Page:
These findings should be a far more important consideration than worrying about methods catering to individual learning styles which are not supported by experimental evidence.
There’s More to Reading Than Decoding
This objection implies that teachers of phonics aren’t interested in developing children’s comprehension or interest in books. This simply isn’t the case.
Even the most ardent phonics supporters recognise that although phonics is a necessary part of reading instruction it isn’t sufficient on its own.
It’s true that phonics programmes encourage teachers to focus almost exclusively on phonics in the very early stages. But this is because it’s impossible for children to read independently if they can’t decode words accurately.
There is generally an increased focus on comprehension strategies when children’s phonics skills increase.
See our article ‘Reading Comprehension Basics’ for more information on this and the links below for further information about teaching phonics.
If you would like to learn more about research on the effectiveness of phonics, see our article ‘Is Phonics the Best Way to Teach a Child to Read?’
Click on this link if you would like to know how to teach phonics to your child.
Click on this link if you would like to know more about teaching spelling.
- Letters and Sounds: Principles and Practice of High Quality Phonics, page 2, Department for Education and Skills, Primary National Strategy (2007).
- Kohn, A., On Teaching Reading, Spelling, and Related Subjects. Half Truths About Whole Language: http://www.alfiekohn.org/article/reading/#_edn5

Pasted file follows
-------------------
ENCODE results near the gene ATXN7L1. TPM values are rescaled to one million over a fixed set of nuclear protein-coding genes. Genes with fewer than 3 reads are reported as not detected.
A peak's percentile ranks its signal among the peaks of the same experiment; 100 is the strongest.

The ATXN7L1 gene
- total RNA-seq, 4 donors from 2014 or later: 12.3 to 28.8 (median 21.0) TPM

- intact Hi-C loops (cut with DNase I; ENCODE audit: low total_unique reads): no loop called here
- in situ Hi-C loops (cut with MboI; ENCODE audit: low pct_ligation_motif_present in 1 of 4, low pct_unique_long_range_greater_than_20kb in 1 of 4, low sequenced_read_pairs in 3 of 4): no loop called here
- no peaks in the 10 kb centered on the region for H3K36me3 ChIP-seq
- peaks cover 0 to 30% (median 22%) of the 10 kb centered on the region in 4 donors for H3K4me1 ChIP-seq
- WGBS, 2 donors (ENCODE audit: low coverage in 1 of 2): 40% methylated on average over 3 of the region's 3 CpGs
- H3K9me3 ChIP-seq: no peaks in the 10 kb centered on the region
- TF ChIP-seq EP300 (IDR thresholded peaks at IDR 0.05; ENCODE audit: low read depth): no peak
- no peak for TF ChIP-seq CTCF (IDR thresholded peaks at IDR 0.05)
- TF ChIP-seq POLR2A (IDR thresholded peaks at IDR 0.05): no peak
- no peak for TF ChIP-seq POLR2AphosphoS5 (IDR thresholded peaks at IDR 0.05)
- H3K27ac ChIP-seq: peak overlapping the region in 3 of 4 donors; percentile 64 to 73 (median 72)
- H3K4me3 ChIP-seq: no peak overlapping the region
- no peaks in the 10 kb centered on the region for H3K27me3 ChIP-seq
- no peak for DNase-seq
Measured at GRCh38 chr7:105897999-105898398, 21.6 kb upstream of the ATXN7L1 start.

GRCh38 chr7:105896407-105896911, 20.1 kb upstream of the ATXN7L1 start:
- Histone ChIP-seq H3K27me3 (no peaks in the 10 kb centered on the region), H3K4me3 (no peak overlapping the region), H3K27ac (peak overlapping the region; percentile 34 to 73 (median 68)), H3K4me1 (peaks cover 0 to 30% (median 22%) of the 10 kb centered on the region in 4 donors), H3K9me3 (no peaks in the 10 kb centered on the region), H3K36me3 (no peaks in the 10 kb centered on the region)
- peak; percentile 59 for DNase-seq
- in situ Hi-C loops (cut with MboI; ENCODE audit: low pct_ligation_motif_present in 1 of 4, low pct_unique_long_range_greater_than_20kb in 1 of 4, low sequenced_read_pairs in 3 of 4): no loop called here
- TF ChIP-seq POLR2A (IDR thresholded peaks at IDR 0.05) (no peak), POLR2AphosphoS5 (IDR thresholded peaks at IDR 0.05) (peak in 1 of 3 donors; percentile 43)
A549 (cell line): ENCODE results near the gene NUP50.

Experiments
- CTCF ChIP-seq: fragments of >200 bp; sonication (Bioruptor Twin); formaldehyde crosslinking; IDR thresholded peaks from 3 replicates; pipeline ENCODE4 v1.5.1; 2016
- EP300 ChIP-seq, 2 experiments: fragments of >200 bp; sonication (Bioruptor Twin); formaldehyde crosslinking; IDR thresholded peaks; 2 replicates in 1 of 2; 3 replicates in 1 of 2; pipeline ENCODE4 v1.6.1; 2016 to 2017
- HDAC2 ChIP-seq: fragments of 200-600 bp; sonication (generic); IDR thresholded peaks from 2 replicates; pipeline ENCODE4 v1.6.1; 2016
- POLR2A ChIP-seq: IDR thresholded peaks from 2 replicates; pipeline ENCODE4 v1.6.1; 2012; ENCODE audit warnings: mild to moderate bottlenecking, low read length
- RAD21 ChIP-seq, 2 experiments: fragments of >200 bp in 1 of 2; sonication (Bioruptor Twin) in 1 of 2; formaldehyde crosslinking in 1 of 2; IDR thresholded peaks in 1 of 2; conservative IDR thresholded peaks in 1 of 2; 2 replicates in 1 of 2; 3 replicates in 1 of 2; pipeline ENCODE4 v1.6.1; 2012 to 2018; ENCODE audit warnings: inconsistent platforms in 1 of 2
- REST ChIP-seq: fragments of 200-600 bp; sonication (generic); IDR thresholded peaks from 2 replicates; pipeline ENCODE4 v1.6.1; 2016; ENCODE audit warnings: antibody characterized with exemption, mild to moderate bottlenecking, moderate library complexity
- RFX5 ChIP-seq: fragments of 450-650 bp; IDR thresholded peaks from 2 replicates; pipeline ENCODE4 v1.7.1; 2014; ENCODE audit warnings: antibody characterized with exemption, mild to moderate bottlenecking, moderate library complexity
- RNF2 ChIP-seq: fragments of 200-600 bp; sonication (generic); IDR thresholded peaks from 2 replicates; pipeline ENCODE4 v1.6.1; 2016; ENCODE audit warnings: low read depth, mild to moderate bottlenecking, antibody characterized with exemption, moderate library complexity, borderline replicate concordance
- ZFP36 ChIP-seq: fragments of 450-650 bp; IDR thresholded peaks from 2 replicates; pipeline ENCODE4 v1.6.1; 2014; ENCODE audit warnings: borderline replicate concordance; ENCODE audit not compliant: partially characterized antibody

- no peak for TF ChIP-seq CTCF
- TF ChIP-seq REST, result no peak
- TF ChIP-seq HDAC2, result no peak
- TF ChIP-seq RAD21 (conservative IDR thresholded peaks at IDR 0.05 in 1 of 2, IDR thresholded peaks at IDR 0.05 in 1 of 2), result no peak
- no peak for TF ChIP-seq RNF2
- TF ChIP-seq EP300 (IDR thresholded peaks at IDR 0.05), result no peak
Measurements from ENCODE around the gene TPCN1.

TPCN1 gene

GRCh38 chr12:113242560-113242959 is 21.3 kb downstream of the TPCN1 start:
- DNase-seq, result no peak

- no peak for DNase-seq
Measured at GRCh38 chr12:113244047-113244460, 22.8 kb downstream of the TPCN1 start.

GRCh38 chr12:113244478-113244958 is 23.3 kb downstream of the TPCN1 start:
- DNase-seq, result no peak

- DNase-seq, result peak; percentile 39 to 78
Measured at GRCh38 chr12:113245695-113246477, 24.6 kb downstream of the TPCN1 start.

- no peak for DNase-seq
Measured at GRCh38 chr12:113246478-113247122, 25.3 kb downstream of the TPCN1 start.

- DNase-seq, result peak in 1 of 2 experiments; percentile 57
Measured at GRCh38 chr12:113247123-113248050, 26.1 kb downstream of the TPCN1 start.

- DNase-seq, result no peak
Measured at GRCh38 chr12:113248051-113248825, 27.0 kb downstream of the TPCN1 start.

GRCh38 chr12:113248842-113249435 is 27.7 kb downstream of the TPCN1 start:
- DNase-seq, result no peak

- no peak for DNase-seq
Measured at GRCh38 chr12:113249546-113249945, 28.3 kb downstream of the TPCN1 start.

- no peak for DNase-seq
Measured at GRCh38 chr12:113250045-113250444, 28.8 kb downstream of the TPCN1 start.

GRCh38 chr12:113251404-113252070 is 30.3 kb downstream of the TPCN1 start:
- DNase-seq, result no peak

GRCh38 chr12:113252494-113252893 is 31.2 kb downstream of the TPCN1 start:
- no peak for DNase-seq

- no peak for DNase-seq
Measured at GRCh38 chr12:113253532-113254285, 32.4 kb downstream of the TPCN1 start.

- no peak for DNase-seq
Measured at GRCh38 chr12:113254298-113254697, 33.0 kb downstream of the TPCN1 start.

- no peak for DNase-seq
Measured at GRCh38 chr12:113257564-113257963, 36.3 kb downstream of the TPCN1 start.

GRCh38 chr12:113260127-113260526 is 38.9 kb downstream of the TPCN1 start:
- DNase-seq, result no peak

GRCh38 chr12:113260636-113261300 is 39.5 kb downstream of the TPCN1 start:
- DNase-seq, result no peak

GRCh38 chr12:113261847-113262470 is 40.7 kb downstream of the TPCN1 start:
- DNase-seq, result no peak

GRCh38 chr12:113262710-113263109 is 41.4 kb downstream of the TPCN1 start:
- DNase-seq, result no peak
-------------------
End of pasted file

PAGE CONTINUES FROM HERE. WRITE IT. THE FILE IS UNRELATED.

- Willingham, D. (2009) Why Don’t Students Like School?
- Hanna, P.R., Hanna, J.S., Hodges, R.E., and Rudorf, E.H., Jr. (1966). Phoneme-grapheme correspondences as cues to spelling improvement
- See also figures quoted here: http://www.aft.org/sites/default/files/periodicals/Moats.pdf
- Synthetic phonics and irregular word reading: Cause for concern?: http://www.drsarahmcgeown.blogspot.co.uk/2014/08/synthetic-phonics-and-irregular-word.html
- Substance not style, The Phonics Blog (Oct. 2012)
- Stanovich, P.J and Stanovich, K.E (p30) Using Research and Reason in Education, , University of Toronto (2003): https://lincs.ed.gov/publications/pdf/Stanovich_Color.pdf
- Ladan Shams and Aaron R. Seitz., Benefits of multisensory learning., Trends in Cognitive Sciences, Vol.xxx No.x
- Left Brain, Right Brain. Training Zone (2004):https://www.trainingzone.co.uk/community/discuss/left-brain-right-brain
- Stanford study on brain waves shows how different teaching methods affect reading development: http://news.stanford.edu/news/2015/may/reading-brain-phonics-052815.html
Further links about learning styles and left/right brain learning:
- Right brain left brain myth: https://www.theguardian.com/commentisfree/2013/nov/16/left-right-brain-distinction-myth